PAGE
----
Emerging Stocks Rally as China Exports Fuel Tech AdvanceLyubov Pronina and Julia Leite
Emerging-market stocks rallied, erasing this year’s declines, as China’s export growth stoked gains in technology companies and a surge in Turkish banking shares sent the Borsa Istanbul index to a record.
Lenovo Group Ltd., a personal-computer maker, jumped in Hong Kong as Chinese exports unexpectedly accelerated in April. Turkiye Garanti Bankasi AS rallied to an all-time high in Istanbul after being raised at UBS AG. African Bank Investments Ltd. rebounded from a 26 percent plunge in Johannesburg. Brazil’s Ibovespa dropped from a six-week high as oil producer OGX Petroleo & Gas Participacoes SA slumped 9.7 percent.
The MSCI Emerging Markets Index added 0.8 percent to 1,061.09, its highest close since March 11. The 14.7 percent increase in exports was led by a 57.2 percent jump in shipments to Hong Kong that highlighted suspicions of false transactions used to mask capital flows into China. Investors speculated Standard & Poor’s will raise Turkey to investment grade.
“The data was better than expected,” Andres Garcia-Amaya, a New York-based global market strategist in JPMorgan’s investment management unit. “There’s a lot of noise to it, but it is improving.”
Gauges of financial, technology and consumer companies on the emerging-market index rose the most among 10 groups. The broader measure trades at 11.1 times 12-month projected profit, compared with the MSCI World’s valuation of 14.6, data compiled by Bloomberg show.
The iShares MSCI Emerging Markets exchange-traded fund rose 0.8 percent to $44.23. The Chicago Board Options Exchange Emerging Markets ETF Volatility Index, a measure of options prices on the fund and expectations of price swings, added 1.7 percent to 18.08.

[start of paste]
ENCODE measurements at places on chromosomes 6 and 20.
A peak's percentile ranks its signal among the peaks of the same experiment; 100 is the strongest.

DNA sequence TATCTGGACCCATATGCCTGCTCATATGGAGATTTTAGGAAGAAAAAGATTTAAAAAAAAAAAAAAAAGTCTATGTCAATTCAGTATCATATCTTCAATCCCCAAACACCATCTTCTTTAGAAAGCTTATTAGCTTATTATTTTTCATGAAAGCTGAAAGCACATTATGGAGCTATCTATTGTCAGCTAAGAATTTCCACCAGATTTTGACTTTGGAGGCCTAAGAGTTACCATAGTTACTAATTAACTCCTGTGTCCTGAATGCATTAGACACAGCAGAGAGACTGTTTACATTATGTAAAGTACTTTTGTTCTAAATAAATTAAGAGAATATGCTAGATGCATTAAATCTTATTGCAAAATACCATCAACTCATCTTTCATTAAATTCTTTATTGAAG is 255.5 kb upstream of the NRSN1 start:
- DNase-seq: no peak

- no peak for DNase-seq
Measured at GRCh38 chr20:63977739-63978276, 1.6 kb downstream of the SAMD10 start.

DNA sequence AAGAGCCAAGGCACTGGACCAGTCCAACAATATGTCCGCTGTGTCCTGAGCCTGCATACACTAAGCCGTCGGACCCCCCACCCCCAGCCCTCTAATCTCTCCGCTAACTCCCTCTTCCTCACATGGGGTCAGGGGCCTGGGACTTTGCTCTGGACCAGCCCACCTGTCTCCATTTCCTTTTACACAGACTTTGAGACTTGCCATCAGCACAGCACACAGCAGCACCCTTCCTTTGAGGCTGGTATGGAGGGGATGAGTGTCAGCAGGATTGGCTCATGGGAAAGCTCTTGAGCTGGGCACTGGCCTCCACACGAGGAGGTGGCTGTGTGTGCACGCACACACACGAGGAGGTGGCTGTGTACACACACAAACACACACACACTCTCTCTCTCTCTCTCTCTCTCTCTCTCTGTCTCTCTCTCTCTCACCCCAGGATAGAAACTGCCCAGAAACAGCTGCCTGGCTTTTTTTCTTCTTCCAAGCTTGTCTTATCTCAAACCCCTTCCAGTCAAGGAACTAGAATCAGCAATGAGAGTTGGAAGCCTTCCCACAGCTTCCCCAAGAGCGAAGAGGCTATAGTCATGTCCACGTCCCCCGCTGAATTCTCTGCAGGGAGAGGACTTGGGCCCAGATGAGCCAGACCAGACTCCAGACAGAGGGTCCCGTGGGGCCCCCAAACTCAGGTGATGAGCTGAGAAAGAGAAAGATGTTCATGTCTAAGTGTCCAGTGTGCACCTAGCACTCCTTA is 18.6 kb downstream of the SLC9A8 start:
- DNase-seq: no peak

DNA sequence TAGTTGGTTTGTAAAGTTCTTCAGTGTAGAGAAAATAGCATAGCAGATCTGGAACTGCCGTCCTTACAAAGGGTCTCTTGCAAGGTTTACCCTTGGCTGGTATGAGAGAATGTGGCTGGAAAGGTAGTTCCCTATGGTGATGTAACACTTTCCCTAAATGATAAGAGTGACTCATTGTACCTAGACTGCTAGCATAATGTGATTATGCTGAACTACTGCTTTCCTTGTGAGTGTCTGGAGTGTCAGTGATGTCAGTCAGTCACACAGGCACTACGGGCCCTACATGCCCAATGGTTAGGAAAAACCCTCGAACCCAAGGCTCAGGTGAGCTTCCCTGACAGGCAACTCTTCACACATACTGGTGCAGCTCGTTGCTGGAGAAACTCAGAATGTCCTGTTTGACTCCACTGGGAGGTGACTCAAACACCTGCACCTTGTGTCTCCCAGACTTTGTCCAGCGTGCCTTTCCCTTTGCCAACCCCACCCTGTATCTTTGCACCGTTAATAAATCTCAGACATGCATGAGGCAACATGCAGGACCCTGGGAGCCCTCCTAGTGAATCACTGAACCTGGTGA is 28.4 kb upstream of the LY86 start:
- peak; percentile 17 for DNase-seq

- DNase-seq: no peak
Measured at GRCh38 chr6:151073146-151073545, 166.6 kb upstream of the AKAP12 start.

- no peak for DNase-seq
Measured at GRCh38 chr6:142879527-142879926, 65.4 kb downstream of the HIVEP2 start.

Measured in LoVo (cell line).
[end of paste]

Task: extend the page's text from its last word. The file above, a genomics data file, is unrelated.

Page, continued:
Brazil’s Ibovespa fell 0.8 percent as OGX dropped to the lowest price since April 25, the most on the emerging-market gauge. Mexico had its credit rating raised by Fitch Ratings on the prospect that proposed legal changes will boost growth in Latin America’s second-largest economy. The peso rallied 0.4 percent to 11.9771 per U.S. dollar at 4 p.m. in Mexico City, extending its advance this year to 7.3 percent.
The Micex Index added 0.2 percent in Moscow, rising a fourth day, in the longest winning streak since Dec. 12. Russia is considering an increase in dividends paid by state-controlled companies to 35 percent of profit to boost budget revenue, said three government officials with knowledge of the matter.
Turkish banks sent the benchmark stock index up 1.6 percent. Turkiye Garanti, the country’s largest listed bank, rose 3.9 percent, with trading volume at 96 percent of the stock’s daily average, after UBS raised the stock to buy from neutral.
The FTSE/JSE Africa All-Share Index gained 1.6 percent, led by African Bank Investments. The lender climbed 7.7 percent in the biggest advance since March 2009.
Taiwan’s Taiex Index jumped 1.3 percent, its highest close since August 2011. The Hang Seng China Enterprises Index of mainland companies listed in Hong Kong added 1.5 percent. Lenovo rose the most since April 24.
South Korea’s won rose to a two-month high. The currency’s advance for a fourth day prompted Kim Seong Wook, a director in the finance ministry, to say today the government will closely monitor any “unnecessary movement” that increases the exchange-rate volatility.
The extra yield investors demand to own emerging-market debt over U.S. Treasuries rose one basis point, or 0.01 percentage point, to 269 basis points, according to JPMorgan Chase & Co.’s EMBI Global Diversified Index.